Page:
Tracheal WashPosted on June 12, 2015
Respiratory issues in pets can manifest themselves in forms of chronic cough, shortness of breath and overall difficulty in breathing. It is important to accurately identify the source of these respiratory problems in order to properly diagnose and treat the source, whether it is fungal, bacterial or neoplastic in nature. In severe cases, symptoms may even be caused by tumors, which will in turn require more aggressive and invasive methods of treatment.
Collection of fluids from the lungs is the most common and least invasive method of identifying and diagnosing respiratory issues in pets. Tracheal wash and bronchoscopy are two very popular forms of fluid collection and require only local anesthesia and pose the least amount of risk for complications.
Tracheal wash consists of inserting a small catheter into the airways and washing a few milliliters of sterile fluid into the lungs and then quickly aspirating it for analysis. Insertion of the catheter into the airways can be achieved either directly through the mouth into the airway; referred to as transoral; or more invasively by cutting a small incision along the neck, referred to as transtracheal. Transtracheal washes are typically associated with more side effects such as the trapping of small pockets of air underneath the skin, more commonly known as subcutaneous emphysema.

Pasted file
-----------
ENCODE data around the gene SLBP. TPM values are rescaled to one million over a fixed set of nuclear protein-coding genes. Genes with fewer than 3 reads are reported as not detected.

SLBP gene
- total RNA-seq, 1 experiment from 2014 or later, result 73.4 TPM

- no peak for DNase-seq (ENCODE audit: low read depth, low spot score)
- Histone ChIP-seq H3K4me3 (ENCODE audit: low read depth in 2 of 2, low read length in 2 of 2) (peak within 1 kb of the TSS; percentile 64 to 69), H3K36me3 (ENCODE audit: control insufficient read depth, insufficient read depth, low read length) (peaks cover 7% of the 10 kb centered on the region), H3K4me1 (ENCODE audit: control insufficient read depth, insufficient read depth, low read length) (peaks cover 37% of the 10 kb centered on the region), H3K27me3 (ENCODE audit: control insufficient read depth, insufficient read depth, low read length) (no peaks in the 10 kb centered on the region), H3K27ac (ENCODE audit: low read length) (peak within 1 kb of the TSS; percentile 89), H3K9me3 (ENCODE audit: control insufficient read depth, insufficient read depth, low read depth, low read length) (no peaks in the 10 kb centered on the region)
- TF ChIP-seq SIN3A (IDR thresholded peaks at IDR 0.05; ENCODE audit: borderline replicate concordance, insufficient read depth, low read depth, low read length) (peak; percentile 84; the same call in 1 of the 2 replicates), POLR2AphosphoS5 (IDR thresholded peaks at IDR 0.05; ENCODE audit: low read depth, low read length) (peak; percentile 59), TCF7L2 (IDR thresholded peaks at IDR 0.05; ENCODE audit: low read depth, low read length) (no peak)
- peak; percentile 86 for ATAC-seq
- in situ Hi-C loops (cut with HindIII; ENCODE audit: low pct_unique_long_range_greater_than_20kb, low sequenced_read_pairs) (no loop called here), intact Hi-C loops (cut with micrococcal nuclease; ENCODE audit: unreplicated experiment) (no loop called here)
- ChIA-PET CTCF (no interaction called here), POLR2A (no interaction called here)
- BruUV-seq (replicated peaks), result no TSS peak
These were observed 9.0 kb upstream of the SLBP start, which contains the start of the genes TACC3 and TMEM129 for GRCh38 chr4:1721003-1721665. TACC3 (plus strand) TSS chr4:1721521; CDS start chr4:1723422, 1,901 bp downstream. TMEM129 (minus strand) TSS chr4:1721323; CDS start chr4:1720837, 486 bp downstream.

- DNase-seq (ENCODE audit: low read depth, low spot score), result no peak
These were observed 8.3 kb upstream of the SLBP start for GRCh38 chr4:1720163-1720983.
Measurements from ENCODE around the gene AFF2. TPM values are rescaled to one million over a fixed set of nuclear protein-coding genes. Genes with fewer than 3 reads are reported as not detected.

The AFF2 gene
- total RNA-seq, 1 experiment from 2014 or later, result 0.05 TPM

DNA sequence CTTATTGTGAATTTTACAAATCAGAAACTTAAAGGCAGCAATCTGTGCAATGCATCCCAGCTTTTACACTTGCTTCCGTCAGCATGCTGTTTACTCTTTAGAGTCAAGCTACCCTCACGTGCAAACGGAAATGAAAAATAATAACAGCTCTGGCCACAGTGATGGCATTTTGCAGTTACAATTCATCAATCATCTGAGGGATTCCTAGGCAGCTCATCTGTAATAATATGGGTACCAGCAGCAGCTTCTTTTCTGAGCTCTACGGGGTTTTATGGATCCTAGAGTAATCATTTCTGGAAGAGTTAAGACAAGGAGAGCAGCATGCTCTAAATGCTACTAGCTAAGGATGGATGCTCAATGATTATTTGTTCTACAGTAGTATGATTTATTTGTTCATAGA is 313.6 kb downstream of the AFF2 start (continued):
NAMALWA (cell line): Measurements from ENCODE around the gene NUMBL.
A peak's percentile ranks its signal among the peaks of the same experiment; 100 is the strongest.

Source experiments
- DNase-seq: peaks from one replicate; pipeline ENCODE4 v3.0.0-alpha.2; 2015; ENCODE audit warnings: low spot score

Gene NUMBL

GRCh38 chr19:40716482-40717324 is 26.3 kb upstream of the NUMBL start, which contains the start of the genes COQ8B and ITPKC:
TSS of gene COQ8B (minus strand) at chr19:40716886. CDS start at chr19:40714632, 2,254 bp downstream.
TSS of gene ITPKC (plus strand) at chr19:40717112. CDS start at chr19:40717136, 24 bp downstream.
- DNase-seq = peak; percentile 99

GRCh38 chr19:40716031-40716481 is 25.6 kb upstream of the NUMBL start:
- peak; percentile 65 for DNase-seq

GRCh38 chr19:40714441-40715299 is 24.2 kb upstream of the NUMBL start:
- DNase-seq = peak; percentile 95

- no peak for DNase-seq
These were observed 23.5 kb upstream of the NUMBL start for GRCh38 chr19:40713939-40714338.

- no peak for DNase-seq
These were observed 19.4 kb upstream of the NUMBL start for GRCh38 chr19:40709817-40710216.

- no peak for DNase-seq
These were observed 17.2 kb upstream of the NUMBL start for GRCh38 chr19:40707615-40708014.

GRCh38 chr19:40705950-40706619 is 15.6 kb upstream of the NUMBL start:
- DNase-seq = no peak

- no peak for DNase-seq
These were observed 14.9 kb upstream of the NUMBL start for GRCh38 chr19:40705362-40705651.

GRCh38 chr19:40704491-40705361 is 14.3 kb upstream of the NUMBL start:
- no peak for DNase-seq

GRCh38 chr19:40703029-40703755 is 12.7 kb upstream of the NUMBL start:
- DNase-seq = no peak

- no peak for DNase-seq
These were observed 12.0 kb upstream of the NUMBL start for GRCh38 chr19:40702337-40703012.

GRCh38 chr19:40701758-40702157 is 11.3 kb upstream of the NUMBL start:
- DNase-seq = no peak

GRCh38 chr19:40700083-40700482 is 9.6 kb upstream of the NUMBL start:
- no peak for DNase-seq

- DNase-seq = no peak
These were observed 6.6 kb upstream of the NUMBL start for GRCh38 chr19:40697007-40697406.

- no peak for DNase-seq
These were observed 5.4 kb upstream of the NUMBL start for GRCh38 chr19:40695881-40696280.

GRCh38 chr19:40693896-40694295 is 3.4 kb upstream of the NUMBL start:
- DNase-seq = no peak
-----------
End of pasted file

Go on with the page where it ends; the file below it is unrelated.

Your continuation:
In cases of foreign objects trapped in the lungs or when biopsy maybe necessary for further diagnosis, veterinarians normally use a bronchoscope equipped both with a camera and light to assist in guidance. Bronchoscopy allows not only for the insertion of a plastic catheter for bronchial washes, but also for the use of forceps for object removal and tissue sample collection. Unlike transoral and transtracheal procedures however, bronchoscopy requires full sedation of the animal and is not advised for some pets.